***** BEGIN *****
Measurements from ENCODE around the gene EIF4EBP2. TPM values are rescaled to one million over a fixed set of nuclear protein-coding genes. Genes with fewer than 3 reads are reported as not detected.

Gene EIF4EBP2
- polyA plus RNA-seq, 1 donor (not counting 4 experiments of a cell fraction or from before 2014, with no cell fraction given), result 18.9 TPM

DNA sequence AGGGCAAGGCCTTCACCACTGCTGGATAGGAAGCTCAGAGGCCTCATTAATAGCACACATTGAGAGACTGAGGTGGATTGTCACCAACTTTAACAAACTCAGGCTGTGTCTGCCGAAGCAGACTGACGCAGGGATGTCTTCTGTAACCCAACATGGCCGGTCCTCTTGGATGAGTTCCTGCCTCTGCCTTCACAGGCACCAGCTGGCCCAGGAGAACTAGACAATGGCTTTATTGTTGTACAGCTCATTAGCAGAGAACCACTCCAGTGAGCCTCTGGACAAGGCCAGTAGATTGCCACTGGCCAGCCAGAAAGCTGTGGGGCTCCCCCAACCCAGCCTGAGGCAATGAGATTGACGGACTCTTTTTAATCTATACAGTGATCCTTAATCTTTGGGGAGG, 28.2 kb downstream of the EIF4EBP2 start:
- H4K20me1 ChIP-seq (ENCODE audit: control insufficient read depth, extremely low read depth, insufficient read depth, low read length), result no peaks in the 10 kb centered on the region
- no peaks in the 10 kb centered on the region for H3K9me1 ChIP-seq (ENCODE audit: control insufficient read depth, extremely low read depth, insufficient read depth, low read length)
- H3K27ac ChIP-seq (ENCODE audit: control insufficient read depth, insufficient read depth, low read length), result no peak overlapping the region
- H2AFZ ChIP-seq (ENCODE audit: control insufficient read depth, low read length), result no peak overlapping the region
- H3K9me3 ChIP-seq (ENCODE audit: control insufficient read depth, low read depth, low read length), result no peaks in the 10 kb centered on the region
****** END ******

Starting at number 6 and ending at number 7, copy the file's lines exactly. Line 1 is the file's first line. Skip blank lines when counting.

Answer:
- no peaks in the 10 kb centered on the region for H3K9me1 ChIP-seq (ENCODE audit: control insufficient read depth, extremely low read depth, insufficient read depth, low read length)
- H3K27ac ChIP-seq (ENCODE audit: control insufficient read depth, insufficient read depth, low read length), result no peak overlapping the region